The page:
It’s gotten to the point where I can’t keep up with all the attack ads and the counter-charges about the attacks being inaccurate. So with apologies to the many I’ve no doubt missed, here’s a roundup:
Idaho Superintendent of Schools Marilyn Howard said a radio attack ad accusing her chief deputy, Jana Jones, of spending $500,000 on “frivolous overseas junkets” is “deceitful and unjustified.” Jones is running to succeed Howard as superintendent; the ad was placed by former state Sen. Darrel Deide’s Idahoans for Excellence in Education. No state money was spent on the disputed international teacher education missions that were sponsored in part by the U.S. Department of State, Howard said.
GOP congressional candidate Bill Sali accused Democratic opponent Larry Grant of taking the campaign to a “new low” with an ad citing Sali’s support in a National Taxpayers Union survey for a national sales tax, but not saying he wants to eliminate the IRS as part of the trade-off. “Grant has misrepresented my record and positions in a way that is plainly deceptive,” Sali said.
Project Vote Smart has issued a statement condemning GOP candidate for governor Butch Otter’s use of Vote Smart’s voter information to attack Democratic candidate Jerry Brady. “This kind of negative campaign activity is precisely the sort of tactic that the Project attempts to counter with its factual database,” the nonpartisan group said.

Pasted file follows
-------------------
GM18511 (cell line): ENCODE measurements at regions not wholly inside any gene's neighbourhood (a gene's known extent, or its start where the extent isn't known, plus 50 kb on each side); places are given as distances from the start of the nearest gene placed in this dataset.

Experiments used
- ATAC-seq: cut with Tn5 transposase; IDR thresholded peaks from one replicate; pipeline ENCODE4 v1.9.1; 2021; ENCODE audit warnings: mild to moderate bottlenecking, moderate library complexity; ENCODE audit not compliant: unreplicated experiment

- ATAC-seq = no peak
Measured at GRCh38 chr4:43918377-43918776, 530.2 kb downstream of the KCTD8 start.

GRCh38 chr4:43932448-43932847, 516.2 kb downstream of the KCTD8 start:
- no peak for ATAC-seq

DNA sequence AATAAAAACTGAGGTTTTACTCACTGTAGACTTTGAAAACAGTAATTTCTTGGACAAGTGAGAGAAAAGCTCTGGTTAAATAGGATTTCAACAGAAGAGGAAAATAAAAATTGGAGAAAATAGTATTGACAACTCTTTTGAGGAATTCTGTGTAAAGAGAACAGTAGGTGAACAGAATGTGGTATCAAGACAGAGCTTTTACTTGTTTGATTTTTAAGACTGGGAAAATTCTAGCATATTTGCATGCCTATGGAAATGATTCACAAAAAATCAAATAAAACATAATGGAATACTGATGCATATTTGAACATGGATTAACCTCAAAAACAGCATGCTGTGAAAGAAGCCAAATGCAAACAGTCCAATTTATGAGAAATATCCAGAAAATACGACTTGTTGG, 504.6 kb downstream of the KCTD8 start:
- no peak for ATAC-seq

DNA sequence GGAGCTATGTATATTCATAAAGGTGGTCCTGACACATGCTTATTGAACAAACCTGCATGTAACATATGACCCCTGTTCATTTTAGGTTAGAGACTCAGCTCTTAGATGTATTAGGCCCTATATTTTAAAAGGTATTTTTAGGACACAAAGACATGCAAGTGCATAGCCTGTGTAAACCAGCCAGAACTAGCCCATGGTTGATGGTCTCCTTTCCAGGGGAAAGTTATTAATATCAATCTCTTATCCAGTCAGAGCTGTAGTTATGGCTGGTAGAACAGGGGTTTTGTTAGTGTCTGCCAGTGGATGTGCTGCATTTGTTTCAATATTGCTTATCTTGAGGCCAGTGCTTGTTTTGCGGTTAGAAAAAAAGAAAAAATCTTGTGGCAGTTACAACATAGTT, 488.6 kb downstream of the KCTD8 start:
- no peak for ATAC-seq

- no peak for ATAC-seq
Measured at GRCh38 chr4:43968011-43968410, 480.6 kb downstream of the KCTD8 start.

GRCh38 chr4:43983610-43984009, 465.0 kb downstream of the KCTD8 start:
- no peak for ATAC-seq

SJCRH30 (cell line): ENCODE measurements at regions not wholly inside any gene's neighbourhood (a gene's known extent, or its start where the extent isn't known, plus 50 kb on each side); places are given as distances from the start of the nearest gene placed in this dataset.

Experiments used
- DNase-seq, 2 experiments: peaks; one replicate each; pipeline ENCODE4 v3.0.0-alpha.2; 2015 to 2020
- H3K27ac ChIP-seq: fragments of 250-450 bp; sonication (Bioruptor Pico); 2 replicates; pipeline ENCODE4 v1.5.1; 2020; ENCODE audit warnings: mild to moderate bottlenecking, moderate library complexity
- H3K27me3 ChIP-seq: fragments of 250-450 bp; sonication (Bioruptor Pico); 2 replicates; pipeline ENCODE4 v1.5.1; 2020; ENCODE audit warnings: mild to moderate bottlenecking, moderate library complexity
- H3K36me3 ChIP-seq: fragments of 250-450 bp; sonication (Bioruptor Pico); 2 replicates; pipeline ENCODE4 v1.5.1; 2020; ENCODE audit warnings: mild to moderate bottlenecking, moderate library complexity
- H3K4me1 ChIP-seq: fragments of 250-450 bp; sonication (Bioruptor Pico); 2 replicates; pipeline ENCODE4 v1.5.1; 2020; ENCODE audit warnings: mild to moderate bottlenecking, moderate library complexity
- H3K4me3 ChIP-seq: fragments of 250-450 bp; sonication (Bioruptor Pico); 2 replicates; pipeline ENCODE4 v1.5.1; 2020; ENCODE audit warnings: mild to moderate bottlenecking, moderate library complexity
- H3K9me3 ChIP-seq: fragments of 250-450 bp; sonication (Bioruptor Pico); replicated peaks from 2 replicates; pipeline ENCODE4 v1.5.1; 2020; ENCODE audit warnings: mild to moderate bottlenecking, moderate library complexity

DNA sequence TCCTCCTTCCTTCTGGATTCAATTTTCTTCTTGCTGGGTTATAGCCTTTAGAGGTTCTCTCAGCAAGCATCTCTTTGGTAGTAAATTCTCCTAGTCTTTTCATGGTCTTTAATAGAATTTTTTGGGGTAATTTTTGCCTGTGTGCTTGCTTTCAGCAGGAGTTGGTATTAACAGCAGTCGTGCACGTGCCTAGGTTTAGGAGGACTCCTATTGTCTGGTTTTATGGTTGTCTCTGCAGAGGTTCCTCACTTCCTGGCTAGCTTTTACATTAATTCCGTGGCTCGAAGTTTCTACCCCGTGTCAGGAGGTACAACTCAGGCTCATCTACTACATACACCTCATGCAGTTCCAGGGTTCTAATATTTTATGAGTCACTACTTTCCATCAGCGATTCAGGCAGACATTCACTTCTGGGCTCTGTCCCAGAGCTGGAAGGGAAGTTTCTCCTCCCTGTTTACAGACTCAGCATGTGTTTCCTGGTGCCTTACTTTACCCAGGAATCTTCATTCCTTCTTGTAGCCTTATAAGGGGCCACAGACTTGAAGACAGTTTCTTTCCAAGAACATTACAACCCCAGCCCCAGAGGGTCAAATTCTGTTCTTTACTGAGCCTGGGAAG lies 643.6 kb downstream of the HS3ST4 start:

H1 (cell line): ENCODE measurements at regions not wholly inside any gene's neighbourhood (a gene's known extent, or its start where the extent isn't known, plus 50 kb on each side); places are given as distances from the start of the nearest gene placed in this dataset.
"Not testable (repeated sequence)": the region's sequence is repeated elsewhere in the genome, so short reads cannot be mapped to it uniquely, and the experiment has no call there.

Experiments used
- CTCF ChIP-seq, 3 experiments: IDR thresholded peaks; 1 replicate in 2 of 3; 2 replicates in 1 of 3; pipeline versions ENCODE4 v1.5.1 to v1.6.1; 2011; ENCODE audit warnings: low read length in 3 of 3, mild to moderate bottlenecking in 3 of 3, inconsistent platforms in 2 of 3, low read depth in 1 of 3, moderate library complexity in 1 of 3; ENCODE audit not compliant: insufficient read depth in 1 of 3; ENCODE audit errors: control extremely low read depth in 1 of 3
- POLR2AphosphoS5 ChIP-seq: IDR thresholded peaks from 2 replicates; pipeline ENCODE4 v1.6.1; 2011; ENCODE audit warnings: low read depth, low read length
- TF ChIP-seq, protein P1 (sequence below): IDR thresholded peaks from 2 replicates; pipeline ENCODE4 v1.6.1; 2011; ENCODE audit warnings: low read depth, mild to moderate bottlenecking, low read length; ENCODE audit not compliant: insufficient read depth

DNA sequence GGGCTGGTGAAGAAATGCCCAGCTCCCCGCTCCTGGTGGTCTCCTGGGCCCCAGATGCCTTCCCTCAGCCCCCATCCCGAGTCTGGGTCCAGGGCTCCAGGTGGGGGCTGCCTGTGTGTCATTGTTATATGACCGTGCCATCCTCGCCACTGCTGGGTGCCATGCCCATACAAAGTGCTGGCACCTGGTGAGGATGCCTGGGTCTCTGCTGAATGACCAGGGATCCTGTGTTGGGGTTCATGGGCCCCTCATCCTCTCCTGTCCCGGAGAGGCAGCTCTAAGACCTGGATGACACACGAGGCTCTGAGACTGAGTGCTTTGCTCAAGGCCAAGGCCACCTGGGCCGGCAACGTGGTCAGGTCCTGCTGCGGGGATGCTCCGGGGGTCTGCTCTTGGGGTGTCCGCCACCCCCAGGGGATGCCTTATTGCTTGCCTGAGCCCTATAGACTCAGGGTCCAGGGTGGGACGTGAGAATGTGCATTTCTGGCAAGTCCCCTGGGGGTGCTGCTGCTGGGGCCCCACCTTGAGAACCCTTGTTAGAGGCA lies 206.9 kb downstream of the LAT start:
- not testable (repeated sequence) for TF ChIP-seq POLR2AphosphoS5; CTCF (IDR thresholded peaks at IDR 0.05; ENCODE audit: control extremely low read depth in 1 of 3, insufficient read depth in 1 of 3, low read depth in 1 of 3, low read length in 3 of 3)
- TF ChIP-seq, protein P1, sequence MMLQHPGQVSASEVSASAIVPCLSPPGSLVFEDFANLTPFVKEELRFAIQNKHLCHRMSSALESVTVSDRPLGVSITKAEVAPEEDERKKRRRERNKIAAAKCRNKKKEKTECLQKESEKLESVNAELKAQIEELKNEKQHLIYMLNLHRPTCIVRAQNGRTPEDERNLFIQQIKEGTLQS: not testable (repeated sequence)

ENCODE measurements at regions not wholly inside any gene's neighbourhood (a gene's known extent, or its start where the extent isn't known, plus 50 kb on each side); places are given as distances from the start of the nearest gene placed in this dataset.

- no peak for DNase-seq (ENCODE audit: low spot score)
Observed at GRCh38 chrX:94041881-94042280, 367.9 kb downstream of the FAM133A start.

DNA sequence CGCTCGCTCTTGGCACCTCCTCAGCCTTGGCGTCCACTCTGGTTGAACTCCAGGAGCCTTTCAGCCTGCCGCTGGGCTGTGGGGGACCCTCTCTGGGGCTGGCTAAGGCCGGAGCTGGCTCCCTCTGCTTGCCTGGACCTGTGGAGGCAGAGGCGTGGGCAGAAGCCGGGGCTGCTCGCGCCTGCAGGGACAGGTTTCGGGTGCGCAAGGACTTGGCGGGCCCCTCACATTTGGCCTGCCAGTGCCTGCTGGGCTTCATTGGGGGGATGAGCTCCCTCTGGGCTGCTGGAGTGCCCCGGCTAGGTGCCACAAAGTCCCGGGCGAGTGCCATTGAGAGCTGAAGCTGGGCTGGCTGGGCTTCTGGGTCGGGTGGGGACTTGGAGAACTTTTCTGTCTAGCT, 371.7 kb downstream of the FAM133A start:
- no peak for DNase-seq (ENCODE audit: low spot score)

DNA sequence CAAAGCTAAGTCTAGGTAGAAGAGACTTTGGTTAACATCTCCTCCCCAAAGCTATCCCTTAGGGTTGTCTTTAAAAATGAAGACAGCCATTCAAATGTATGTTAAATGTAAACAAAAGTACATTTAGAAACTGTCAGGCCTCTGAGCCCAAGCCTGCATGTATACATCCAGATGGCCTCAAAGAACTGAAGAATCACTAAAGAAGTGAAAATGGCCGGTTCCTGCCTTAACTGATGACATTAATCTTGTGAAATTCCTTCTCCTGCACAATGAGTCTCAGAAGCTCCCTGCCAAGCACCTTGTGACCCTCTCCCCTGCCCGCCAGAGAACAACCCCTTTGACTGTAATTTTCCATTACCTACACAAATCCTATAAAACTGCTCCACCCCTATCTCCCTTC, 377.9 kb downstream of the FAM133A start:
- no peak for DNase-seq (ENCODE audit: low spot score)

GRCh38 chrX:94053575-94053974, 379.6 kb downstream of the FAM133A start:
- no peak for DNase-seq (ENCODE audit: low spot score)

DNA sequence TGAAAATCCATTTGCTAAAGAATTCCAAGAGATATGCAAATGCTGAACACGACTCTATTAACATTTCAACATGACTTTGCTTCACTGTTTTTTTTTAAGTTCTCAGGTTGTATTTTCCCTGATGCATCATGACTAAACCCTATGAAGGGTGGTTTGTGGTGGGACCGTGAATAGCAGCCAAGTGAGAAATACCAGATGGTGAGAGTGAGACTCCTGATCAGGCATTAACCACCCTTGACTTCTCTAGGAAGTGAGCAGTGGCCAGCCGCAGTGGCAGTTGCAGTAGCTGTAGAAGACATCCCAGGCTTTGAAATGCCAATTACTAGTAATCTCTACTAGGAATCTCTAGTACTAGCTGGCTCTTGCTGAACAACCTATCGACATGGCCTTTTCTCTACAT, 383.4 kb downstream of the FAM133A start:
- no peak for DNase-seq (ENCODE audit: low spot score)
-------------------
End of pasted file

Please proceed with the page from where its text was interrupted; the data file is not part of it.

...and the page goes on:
“This House is My Home,” the group sponsoring Proposition 2, the “takings” initiative on the November ballot, charged that a TV ad from “Neighbors Protecting Neighbors” against the initiative was “demonstrably false” because it said the measure could turn “any Idaho property including farmland into junk yards, power plants or high rises.” Spokeswoman Becky McKnight said not all land could be turned into those things, because of existing zoning laws and neighborhood covenants. “Therefore, the claim of ‘any’ is patently false,” McKnight said.
“Neighbors Protecting Neighbors” criticized a TV ad from “This House is My Home” that highlights how North Idaho residents Jess and Jan Goetz feel their land was devalued by a government land-use decision. The county had lowered allowable densities in its agricultural suburban zone. Goetz sought a rezone; 16 neighbors opposed the application, in part because of concerns about contamination of groundwater in an area with no sewer service, and it was denied. “Once you know the facts, this ad underscores how Prop Two threatens things that belong to all of us, like our clean water,” said spokesman Justin Hayes.